Fossil of the month: Calamites

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This month’s fossil is one of the most common fossils in the Eastern Kentucky Coal Field. It is the fossil horsetail rush, Calamites.

Description. Calamites is a fossil “horsetail” or “scouring” rush. Rushes are reed-like plants with jointed stems. They belong to a class of plants called sphenopsids. Modern sphenopsids include Equisetum. The scientific name, Calamites, is used to describe trunks, stems, and branches of an extinct type of sphenopsid plant. It is also the name given to the whole plant. Stem and branch fragments are commonly preserved as cast, mold, impression, compression, and adpression types of fossils. Adpressions are combinations of impressions and compressions that are common in plant fossils. Calamites fossils are found in shales, siltstones, sandstones, and sometimes inside of siderite (iron carbonate) nodules. Stem and branch fragments can be several inches in diameter to more than a foot in length. Stems and branches are ornamented with very thin ribs oriented parallel to the long axis. Ribs terminate along regularly spaced transverse indentations called joints or nodes.

Mastodon  molars and jaw fragment and relative position of the fossil in the skull.

Fossil Calamites trunk showing characteristic ribbing and joints (nodes) with saw-tooth pattern. Tiny circular features along the joint are branch scars. The top view is featureless sandstone because this is a pith cast type of fossil. These are views from the different sides of the same specimen shown at the top of the page. This specimen is from a horizon of in place trunks, in the Four Corners Formation, near Hazard, Kentucky. It is on display at the Kentucky Geological Survey, in the Mining and Mineral Resources Building at the University of Kentucky.

Learn more information about Calamites form genera

The ribs are external ornamentation on Calamites fossils, but there is some scientific debate as to whether or not these were external or actually an internal feature of the original plant. Most scientists have inferred that the thin ribs on Calamites stems and branches are internal sediment casts of indentations on the hollow inside of the original plants, called pith casts. When the plants died, the hollow pith filled with sediment, which became the fossils. The pith was originally surrounded by soft plant tissues (cortex, etc.), which were compacted and coalified or rotted, and not preserved in fossils (e.g., Gillespie and others, 1978). Other scientists think that the ribbing is an external impression, called a stem cast (see discussion in DiMichele and Falcon-Lang, 2012; Taylor, 2014; Falcon-Lang, 2015).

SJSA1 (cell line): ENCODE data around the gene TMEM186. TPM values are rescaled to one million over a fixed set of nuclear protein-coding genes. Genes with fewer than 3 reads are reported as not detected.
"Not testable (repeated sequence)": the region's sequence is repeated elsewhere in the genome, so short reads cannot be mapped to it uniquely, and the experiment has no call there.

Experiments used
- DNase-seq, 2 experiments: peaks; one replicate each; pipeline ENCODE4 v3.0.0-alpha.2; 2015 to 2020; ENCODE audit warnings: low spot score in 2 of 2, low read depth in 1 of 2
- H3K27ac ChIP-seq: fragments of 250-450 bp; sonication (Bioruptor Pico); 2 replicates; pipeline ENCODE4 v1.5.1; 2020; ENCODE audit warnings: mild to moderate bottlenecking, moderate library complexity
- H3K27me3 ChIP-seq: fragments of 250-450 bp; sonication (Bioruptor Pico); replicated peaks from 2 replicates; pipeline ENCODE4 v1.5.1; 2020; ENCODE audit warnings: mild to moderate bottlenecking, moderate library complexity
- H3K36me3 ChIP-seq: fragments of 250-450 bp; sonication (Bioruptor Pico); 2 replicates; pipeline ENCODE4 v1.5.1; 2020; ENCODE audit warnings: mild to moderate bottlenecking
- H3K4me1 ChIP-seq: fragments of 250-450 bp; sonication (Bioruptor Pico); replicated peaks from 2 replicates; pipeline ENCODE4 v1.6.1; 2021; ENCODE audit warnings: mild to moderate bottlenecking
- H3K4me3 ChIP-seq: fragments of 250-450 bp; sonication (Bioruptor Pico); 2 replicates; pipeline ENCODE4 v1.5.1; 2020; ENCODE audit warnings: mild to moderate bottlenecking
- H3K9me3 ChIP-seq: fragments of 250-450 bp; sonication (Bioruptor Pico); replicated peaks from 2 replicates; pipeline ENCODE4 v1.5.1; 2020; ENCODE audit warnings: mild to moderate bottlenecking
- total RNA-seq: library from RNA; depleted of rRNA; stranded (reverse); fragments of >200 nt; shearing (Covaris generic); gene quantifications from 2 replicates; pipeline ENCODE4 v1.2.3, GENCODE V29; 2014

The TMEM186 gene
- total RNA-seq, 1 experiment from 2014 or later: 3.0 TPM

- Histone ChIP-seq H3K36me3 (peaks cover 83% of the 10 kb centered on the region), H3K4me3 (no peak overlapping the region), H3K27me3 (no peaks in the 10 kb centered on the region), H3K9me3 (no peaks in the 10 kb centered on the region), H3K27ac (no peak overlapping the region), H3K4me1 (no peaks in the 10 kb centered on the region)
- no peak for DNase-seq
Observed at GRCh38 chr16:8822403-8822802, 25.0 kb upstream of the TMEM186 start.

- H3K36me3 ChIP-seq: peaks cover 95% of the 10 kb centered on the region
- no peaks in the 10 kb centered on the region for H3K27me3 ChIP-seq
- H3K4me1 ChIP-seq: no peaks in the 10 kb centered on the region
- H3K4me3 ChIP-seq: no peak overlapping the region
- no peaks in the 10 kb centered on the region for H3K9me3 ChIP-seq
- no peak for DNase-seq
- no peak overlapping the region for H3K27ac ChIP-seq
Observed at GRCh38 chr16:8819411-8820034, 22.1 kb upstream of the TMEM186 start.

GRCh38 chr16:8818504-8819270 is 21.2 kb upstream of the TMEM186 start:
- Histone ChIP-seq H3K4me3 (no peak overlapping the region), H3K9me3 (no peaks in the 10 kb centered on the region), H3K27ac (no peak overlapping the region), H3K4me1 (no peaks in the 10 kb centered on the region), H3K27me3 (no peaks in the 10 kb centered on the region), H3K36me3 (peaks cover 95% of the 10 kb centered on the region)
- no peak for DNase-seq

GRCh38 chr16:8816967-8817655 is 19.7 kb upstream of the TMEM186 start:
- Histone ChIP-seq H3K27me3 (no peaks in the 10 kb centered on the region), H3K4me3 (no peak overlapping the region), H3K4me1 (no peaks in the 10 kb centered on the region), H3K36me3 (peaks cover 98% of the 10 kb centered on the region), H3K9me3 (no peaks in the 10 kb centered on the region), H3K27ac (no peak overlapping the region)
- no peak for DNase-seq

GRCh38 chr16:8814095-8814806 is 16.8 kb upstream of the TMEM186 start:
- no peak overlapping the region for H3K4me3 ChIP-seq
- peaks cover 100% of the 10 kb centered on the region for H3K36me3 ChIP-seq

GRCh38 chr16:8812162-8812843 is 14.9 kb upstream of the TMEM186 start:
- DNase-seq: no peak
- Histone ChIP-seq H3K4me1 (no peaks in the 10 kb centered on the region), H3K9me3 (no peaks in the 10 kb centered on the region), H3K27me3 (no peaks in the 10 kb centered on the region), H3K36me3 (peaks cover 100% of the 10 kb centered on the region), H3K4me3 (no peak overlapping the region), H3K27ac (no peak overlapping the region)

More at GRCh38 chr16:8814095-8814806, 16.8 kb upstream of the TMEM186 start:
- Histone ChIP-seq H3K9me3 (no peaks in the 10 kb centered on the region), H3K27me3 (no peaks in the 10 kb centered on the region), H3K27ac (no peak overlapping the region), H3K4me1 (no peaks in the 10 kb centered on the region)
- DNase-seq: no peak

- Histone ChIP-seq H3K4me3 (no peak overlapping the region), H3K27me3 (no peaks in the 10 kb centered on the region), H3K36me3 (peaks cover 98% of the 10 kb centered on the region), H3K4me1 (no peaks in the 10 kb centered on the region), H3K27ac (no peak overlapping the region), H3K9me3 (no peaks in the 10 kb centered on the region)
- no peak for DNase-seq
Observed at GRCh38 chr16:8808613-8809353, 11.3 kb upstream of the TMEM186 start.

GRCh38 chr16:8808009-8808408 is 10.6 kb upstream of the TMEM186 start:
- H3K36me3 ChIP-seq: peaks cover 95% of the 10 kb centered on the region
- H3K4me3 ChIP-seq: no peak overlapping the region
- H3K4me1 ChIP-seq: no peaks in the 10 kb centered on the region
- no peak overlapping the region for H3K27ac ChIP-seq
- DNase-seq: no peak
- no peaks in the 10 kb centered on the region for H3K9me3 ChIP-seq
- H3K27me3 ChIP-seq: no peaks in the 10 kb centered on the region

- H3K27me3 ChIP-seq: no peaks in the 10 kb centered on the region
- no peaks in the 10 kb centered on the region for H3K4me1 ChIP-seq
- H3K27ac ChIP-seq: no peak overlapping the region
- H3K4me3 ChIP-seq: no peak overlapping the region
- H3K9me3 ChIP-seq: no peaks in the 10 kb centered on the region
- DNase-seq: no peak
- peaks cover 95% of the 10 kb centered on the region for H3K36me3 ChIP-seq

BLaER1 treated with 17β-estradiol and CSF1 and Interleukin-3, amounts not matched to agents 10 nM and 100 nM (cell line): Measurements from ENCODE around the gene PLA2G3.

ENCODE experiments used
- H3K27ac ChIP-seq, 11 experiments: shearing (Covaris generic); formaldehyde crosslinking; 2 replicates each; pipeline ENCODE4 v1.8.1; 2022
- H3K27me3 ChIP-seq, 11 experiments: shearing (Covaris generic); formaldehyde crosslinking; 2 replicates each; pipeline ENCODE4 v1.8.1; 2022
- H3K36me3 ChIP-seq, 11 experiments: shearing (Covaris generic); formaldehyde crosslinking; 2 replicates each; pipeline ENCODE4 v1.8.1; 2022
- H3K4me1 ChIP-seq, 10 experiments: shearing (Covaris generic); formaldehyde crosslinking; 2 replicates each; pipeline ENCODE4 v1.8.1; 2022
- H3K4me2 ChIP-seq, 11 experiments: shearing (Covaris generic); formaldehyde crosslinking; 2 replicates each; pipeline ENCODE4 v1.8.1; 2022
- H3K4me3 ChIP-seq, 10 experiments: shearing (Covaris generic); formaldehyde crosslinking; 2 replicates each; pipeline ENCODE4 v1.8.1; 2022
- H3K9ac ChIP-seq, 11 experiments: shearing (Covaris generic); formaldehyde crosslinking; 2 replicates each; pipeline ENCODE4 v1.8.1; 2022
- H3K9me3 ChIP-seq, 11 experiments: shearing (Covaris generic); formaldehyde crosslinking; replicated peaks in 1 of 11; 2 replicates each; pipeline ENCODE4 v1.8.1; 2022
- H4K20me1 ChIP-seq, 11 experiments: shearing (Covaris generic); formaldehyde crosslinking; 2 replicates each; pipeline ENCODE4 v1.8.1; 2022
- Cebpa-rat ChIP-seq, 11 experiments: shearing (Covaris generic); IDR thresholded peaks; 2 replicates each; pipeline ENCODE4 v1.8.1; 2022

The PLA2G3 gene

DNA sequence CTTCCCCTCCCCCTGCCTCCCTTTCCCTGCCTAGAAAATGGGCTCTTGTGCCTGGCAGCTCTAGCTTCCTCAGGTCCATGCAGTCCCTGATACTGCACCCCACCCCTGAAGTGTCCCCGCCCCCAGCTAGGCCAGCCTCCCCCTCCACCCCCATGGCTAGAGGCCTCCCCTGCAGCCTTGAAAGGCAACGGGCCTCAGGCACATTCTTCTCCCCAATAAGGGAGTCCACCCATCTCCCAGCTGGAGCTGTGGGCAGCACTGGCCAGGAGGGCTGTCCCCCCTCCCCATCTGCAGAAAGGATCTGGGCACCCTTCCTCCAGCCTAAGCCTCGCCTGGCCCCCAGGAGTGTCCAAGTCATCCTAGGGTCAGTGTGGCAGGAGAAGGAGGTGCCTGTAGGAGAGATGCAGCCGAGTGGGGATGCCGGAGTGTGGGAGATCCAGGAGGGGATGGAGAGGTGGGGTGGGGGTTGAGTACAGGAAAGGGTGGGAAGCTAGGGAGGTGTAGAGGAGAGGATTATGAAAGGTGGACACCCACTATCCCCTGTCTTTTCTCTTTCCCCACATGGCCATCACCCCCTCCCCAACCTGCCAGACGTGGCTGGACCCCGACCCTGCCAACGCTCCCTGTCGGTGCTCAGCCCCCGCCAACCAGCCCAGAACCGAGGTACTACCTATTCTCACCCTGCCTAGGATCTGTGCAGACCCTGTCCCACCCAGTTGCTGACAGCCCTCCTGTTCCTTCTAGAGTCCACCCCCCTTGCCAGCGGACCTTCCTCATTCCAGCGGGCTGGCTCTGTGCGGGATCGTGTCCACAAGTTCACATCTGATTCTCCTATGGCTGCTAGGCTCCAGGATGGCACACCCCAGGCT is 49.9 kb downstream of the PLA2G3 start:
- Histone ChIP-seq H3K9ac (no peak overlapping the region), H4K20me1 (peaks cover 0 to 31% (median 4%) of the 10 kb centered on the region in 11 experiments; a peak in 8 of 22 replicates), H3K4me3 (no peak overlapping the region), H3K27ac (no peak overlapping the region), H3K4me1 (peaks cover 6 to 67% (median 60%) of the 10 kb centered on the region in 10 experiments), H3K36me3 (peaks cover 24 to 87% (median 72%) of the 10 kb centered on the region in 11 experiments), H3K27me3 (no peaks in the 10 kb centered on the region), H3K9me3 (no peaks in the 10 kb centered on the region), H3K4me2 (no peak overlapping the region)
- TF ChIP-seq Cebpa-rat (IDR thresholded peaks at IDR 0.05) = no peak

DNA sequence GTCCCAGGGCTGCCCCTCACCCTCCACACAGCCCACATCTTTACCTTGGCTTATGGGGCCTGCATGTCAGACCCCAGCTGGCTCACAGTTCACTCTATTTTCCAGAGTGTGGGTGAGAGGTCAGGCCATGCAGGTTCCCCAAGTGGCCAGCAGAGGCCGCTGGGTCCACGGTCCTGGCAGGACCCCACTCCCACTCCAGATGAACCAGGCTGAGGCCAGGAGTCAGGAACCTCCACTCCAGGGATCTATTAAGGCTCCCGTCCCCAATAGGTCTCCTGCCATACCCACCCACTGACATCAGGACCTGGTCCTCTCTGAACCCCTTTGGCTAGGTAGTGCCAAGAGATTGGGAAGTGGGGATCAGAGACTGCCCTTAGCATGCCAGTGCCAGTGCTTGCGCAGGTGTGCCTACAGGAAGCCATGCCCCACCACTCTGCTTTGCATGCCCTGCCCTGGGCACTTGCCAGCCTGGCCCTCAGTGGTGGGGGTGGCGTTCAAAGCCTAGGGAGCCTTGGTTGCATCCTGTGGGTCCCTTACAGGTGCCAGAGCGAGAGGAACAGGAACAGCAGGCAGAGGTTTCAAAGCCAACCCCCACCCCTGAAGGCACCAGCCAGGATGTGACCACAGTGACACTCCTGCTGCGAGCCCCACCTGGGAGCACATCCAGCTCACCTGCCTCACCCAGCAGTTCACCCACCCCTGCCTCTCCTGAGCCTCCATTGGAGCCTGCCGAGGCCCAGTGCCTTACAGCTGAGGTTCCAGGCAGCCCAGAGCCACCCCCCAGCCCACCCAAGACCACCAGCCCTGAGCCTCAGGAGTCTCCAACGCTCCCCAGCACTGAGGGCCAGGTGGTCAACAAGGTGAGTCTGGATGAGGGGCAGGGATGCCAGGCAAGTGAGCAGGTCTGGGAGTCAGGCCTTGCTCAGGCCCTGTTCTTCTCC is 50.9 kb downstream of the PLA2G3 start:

How Calamites fossils are formed from pith casts, external, and internal casts and impressions.

How Calamites fossils are formed from pith casts, external, and internal casts and impressions.

Both pith casts and stem casts likely occur as fossils. For example, leaf-bearing fossil stems are external stem casts, impressions, or adpressions. In either case, most Calamites fossils are not petrified remains of the original plant, but rather are sediment infills or impressions of the plants. Thin coal rims or streaks on the outside of some fossils represent all that is left of the original plant tissue. Permineralized Calamites which include original plant details are preserved in rare deposits called coal balls, but these are usually only found in active coal mines, so are not found by collectors.